A finite, two-player, nondegenerate, symmetric game is defined by a nondegenerate $n \times n$ *payoff matrix* $A$. If player 1 plays strategy $i$ and player 2 plays strategy $j$, then player 1's payoff is $A_{ij}$ and player 2's payoff is $A_{ji}$. It is well known that the problem of computing a symmetric Nash Equillibrium in such a game is PPAD-complete (PPAD lies between P and NP but is probably intractable).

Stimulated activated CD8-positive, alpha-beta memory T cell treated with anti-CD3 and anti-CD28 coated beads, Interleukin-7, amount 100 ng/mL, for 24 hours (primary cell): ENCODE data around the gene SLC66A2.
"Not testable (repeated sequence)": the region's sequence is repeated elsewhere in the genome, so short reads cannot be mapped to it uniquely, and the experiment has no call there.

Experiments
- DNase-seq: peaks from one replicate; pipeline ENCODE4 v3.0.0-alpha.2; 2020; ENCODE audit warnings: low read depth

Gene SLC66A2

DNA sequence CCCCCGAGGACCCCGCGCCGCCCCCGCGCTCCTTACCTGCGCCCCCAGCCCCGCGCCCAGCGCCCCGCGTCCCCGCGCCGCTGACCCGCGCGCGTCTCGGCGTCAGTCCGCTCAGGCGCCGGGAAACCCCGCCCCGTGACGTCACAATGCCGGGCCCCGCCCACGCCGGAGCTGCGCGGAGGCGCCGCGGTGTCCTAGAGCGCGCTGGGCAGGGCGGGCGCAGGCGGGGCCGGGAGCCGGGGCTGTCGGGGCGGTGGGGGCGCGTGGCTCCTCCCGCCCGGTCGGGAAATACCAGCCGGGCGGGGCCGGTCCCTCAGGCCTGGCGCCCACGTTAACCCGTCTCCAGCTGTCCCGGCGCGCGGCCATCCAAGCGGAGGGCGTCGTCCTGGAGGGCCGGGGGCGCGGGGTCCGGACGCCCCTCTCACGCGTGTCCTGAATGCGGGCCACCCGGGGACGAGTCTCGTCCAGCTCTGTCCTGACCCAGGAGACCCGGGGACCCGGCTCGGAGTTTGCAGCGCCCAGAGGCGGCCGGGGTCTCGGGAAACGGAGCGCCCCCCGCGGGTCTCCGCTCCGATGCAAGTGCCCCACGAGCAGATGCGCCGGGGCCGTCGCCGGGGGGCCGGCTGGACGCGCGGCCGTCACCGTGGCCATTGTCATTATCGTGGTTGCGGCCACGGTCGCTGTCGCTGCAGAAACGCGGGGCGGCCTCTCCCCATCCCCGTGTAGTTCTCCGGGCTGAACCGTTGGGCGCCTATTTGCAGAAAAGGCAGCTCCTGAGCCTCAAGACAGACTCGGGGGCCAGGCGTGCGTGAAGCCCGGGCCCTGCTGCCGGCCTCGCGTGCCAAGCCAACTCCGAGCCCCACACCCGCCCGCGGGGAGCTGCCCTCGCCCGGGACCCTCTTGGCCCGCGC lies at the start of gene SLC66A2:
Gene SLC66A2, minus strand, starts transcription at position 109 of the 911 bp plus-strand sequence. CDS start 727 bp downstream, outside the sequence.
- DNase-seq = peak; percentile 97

Wilson's *Oddness Theorem* states that there are an odd number of symmetric Nash Equilibria in such games. This gives rise to my question. Suppose we have found two equilibria of $A$. Given these, what is the computational complexity of computing one more?

Or, more generally - given $2k$ equilibria, what is the complexity of computing another?